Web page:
Machining in the 4th Dimension
The fourth dimension is often mentioned in science fiction as a dimension beyond the human senses. Today, real scientists (if there are such people) claim the fourth dimension does exist. But there are IMHO plenty of pseudoscience, especially promoted as video “entertainment.” Material for a future rant…
In machining there really IS a fourth dimension. Usually called the 4thaxis. The Hobbyist Machine Shop (THMS) has a fourth axis for use on the Taig micro mill. It’s been on both the mill used for metal machining as well as the wax milling machine. Currently it is on the Taig micro-mill used for wax carving
THMS has (owns) four software CAM software packages that can create g-code for the 4thaxis machining. I’ll list them but will not (here) get into the fine details of using them.
Two types of 4thaxis operations are most common.
First is indexing. The material to be machined is held in the 4thaxis rotational device. Standard X, Y, Z three axis machining is performed on the surface facing the Z axis. 3 axis machining is paused, and Z axis is raised to clear all dimensions of the material. The 4thaxis rotates (indexes) the material to another face. This can be 180, or 90, or 45, or any equal or non-equal rotation. Then 3 axis machining operation resumes on the new surface plain presented. Repeat as necessary.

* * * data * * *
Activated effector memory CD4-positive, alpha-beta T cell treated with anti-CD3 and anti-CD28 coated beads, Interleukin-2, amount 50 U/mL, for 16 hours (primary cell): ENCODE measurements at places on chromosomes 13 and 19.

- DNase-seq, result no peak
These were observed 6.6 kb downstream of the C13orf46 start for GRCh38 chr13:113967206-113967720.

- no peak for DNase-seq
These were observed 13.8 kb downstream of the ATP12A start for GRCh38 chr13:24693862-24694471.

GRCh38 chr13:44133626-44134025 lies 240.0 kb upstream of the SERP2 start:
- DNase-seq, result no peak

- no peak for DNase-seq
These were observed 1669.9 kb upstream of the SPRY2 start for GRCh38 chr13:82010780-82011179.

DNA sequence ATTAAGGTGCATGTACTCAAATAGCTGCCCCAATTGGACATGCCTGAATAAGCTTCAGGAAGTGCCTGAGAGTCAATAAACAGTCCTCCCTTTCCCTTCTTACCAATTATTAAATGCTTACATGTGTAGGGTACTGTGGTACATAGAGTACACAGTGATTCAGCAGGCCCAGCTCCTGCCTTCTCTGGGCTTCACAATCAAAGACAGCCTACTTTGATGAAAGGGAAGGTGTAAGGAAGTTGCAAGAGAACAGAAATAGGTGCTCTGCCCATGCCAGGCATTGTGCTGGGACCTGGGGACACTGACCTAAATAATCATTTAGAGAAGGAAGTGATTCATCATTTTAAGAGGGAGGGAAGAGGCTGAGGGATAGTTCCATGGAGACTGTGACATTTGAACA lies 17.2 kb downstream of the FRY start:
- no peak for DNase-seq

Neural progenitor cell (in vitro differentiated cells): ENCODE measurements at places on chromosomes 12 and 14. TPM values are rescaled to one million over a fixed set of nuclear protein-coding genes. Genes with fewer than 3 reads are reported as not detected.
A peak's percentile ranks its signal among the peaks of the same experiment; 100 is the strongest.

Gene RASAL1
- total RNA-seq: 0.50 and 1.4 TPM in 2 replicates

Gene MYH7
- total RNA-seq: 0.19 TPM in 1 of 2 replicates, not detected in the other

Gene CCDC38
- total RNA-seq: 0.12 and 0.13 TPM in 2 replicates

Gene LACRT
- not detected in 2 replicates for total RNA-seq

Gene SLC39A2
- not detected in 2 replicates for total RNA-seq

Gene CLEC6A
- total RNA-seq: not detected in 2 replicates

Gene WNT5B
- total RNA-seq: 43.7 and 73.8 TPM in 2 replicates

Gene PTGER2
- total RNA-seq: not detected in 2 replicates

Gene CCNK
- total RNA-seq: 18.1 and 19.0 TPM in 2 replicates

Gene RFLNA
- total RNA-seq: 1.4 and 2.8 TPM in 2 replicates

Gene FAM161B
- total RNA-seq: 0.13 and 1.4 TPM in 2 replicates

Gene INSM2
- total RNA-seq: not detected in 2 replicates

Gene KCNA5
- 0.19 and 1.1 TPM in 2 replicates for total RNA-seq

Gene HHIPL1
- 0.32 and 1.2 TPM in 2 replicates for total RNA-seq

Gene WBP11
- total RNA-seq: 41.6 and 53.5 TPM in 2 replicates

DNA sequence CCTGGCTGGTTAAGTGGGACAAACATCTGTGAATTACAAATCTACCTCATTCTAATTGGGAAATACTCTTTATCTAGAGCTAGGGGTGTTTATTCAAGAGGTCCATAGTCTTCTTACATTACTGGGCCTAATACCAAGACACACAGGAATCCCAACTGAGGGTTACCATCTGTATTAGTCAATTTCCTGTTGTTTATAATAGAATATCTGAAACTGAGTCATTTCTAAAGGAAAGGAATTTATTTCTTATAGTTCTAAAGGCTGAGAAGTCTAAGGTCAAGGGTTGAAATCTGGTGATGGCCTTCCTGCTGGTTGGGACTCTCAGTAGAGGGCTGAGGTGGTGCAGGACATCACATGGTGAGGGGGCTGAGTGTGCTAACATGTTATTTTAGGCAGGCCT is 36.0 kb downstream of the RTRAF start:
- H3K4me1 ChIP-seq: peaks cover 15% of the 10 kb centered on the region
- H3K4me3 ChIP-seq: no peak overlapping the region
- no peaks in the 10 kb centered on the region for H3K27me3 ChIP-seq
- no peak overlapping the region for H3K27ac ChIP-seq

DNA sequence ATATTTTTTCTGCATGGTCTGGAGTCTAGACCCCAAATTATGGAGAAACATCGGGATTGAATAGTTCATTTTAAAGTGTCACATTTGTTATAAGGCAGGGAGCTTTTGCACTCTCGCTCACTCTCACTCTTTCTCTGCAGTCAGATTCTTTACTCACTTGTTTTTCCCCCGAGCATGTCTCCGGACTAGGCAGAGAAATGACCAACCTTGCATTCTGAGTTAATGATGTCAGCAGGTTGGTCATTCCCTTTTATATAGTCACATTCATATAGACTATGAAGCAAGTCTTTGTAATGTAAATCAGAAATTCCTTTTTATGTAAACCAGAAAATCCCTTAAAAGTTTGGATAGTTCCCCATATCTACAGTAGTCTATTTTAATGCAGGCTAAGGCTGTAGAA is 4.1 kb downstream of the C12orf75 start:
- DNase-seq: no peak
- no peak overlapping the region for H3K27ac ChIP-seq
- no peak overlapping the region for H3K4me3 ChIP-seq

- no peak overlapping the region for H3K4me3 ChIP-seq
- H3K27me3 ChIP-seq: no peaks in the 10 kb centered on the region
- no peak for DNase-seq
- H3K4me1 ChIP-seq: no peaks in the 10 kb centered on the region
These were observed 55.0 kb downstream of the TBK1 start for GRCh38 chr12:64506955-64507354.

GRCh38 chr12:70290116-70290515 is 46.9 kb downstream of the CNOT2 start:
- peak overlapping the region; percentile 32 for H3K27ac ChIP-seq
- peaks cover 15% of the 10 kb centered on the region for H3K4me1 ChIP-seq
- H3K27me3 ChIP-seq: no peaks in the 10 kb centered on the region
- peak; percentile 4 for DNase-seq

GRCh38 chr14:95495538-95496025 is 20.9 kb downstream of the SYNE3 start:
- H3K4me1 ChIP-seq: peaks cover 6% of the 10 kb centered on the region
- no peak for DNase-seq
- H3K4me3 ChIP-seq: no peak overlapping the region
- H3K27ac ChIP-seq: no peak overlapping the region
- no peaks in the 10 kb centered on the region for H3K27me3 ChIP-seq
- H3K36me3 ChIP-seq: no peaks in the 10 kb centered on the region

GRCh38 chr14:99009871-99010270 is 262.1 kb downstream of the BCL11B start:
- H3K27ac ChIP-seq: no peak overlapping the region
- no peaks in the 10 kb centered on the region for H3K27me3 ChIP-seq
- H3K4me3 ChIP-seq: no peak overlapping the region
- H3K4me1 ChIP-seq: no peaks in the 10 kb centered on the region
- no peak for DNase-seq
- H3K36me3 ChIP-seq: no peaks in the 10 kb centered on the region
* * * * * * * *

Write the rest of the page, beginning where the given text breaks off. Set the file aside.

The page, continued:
The second process (A axis rotation) requires setting Z axis Y position perpendicular to the center rotational axis and A axis assumes the movements of the Y motion vectors by rotating. Where A axis was stationary in the first method, the actual Y axis is stationary in the second. I call it 3.5 axis machining as it is not full four axis movement. In CAD it’s called “unwrapping the A axis” and presenting it as a flat plain surface, output as either X or (usual) the Y axis.
It must be noted that this works for A substituting for either X or Y axis direction, dependent on how the A axis is configured on the milling machine. The post processor makes this adjustment in my system.
These two separate modes of operation are the most common, especially for the hobbyist. But certainly, both methods can be combined in a hybrid milling operation. Such as machining an irregular 3D shape with A axis rotation, then milling a non-radial pocket or through hole into the shaped surface, using X, Y, Z milling and A axis indexing.
The fourth axis operation is fun to use at THMS. Perhaps because it is unusual. I call it 3.5 axis machining at THMS because only 3 simultaneous moves are occurring. Certainly, there is an application for full 4 axis movement. I don’t possess the software that can produce that movement, but it is possible. The THMS CNC control hardware can move 4 axis at the same time. Industrial grade “pro” systems can use 4, 5 and even 6 axis movement. Far beyond the realm of this meager THMS workshop.
However, the only limitation is imagination and writing the proper code to make it happen. A big pile of spendable money helps too.
*At this writing, FUSION 360 can create 4th axis G-code. But it is not full 3D. It is 2.5D and/or X, Y, Z + indexing. 3D-4thaxis is under development.